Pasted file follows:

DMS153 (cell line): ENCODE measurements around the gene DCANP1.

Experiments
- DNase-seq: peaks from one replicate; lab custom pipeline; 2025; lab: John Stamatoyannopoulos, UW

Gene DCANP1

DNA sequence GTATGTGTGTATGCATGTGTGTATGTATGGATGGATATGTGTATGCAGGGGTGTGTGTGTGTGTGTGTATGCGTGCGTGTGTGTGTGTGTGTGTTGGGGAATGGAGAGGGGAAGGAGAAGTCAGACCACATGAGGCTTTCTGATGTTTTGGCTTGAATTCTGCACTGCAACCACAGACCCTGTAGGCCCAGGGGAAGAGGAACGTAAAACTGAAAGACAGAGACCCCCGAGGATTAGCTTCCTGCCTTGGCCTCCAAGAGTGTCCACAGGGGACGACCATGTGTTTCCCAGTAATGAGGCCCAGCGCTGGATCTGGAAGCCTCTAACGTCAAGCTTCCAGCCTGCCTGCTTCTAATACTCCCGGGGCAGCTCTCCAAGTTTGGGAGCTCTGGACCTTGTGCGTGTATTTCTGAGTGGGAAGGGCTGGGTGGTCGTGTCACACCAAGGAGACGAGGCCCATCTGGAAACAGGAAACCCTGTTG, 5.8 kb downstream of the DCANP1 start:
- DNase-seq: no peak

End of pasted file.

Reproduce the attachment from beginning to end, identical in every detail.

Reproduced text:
DMS153 (cell line): ENCODE measurements around the gene DCANP1.

Experiments
- DNase-seq: peaks from one replicate; lab custom pipeline; 2025; lab: John Stamatoyannopoulos, UW

Gene DCANP1

DNA sequence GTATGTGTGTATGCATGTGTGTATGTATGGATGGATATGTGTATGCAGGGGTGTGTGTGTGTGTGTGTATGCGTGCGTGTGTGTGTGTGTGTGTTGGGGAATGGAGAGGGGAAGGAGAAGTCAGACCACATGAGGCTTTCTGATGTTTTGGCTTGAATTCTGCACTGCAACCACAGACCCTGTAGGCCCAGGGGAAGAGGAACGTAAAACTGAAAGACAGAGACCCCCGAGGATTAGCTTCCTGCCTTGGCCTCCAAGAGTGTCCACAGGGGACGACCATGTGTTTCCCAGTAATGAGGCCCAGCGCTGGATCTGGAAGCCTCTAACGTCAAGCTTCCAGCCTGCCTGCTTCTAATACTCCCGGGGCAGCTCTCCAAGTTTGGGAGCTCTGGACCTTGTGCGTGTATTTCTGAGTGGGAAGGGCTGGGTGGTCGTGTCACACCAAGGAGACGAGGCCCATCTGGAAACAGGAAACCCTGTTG, 5.8 kb downstream of the DCANP1 start:
- DNase-seq: no peak